Yet another contentious debate on the business card front. More and more often we are seeing people design a business card which, bucking tradition, utilizes portrait over landscape format. So what’s the difference and why should it matter? With the vertical oriented business card design it tends to lend itself to more creative endeavors. That is to say, those firms looking for a hipper vibe, looking to be fresh and consequently demonstrate their willingness to think outside the typical business card box often go with portrait format.
Classic Landscape Business Card Sizes and Designs
Then of course, yet again you have the flip side of that coin which is the tried and true: the horizontal card. We regularly see more “traditional” businesses and firms utilizing this orientation. Again, either is totally acceptable as far as the realm of business card design goes. In the end, you want it to speak to your vocational essence.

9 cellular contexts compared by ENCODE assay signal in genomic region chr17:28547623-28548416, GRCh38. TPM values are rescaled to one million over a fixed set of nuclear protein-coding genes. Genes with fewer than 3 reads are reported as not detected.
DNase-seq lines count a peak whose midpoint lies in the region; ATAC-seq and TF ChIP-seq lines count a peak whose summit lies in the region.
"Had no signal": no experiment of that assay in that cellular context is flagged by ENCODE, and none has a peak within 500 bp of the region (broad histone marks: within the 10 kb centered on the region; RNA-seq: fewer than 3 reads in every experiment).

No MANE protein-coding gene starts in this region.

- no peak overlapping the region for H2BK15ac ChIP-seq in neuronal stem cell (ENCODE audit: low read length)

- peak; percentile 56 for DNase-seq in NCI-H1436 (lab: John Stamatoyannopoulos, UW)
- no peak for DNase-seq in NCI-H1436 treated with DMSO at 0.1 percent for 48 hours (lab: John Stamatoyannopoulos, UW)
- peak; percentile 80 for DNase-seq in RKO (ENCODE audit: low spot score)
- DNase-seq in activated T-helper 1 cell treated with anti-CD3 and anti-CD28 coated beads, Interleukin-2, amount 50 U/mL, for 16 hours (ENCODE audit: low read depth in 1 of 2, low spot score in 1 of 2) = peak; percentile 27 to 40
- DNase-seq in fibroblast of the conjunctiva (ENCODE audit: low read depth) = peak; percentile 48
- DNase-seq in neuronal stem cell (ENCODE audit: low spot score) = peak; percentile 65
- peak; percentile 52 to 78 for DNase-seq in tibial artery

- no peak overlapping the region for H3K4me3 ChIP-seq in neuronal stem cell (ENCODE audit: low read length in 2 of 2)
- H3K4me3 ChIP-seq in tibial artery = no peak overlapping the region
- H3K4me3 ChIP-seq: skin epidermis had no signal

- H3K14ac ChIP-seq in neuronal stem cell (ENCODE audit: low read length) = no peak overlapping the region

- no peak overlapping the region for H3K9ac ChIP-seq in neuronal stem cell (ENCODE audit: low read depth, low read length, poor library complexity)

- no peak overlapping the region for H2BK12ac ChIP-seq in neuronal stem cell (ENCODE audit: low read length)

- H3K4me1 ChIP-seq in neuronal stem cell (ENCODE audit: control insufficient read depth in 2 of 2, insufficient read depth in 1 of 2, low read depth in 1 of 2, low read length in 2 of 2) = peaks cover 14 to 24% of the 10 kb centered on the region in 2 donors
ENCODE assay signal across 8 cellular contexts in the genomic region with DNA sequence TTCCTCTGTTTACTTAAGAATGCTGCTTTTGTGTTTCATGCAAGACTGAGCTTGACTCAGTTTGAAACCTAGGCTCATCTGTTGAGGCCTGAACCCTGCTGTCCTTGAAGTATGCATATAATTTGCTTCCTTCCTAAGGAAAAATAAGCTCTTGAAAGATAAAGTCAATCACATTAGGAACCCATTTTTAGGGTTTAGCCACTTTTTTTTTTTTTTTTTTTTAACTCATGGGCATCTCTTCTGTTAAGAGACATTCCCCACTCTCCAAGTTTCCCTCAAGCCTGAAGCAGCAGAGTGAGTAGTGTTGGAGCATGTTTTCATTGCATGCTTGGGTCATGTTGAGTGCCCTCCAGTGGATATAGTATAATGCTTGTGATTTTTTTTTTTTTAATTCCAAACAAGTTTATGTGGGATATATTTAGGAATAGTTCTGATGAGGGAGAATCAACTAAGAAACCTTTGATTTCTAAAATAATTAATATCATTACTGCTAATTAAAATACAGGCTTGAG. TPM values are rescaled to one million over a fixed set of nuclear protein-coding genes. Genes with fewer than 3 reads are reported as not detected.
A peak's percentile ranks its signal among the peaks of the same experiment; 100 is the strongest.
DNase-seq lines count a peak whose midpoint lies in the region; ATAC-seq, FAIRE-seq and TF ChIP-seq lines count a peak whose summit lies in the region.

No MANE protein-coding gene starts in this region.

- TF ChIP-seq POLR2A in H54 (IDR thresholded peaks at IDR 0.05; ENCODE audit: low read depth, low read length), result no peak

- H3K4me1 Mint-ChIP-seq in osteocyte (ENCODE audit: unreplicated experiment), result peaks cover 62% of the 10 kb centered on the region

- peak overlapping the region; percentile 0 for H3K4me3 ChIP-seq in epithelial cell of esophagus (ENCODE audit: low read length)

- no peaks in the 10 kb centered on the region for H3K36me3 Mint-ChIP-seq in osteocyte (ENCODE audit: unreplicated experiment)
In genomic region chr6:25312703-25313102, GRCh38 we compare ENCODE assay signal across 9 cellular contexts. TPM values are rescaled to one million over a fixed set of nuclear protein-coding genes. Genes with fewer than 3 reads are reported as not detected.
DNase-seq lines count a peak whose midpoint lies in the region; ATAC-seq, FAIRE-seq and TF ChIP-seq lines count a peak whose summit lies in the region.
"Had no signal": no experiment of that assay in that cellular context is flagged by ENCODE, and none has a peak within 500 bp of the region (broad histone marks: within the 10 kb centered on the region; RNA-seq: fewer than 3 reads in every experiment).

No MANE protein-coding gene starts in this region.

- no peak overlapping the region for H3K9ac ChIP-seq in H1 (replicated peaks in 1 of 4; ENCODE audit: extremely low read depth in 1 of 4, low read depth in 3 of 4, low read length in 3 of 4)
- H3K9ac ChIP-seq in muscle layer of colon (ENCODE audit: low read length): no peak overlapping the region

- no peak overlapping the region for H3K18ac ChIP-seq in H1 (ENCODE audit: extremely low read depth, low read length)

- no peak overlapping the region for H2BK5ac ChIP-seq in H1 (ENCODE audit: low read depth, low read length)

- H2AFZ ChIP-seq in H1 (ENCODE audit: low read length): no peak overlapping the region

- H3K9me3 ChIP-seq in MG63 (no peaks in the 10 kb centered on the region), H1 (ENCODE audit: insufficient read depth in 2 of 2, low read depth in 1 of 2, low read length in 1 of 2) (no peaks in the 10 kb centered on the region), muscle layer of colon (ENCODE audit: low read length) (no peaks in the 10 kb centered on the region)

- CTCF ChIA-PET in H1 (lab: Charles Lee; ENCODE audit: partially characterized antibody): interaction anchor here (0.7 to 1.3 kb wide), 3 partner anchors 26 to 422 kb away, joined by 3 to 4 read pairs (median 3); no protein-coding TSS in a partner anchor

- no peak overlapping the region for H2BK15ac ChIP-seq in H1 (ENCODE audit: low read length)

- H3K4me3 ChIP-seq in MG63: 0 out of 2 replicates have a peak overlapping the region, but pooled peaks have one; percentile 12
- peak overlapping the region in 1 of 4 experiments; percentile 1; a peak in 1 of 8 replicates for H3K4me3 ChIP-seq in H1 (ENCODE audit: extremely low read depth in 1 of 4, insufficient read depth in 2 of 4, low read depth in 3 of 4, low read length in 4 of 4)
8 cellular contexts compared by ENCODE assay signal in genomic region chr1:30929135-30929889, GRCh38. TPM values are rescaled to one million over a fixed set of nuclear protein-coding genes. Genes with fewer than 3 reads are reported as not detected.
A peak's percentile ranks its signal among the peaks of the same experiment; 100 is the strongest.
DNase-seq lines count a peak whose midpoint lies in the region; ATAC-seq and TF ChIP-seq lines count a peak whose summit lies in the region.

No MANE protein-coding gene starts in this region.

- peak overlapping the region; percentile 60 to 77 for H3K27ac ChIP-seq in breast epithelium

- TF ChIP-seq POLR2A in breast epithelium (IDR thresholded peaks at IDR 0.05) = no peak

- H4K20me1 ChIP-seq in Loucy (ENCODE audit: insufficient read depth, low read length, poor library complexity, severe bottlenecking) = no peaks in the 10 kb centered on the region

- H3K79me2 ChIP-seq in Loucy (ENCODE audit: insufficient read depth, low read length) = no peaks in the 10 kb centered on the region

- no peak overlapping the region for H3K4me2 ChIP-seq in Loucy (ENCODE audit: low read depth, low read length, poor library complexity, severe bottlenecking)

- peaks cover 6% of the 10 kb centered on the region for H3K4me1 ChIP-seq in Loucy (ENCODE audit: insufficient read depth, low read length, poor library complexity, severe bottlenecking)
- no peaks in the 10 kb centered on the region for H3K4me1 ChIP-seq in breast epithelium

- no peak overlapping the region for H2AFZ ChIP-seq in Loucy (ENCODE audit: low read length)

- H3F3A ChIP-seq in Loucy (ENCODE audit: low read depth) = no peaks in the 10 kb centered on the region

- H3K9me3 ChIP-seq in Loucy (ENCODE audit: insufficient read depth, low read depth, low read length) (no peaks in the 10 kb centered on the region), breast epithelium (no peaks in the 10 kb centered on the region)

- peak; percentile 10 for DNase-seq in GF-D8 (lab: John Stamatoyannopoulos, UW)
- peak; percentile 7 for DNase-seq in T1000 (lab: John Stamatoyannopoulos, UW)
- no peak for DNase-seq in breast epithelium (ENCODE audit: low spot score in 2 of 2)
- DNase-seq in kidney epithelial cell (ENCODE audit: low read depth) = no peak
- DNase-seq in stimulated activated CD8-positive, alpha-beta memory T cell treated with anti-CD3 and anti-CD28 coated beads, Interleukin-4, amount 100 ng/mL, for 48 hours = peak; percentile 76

Is Bigger Better with These Cards?
Earlier we discussed the standard US and European business card sizes, but is it acceptable to choose a slightly bigger size? Or for that matter, what if you went smaller? The reason the sizes stand where they stand is quite simple really: it fits neatly into a wallet. The original intent behind the design in some ways. You’re handing out cards and the person subsequently proceeds to put that card in his/her wallet. Couldn’t be a more perfect fit.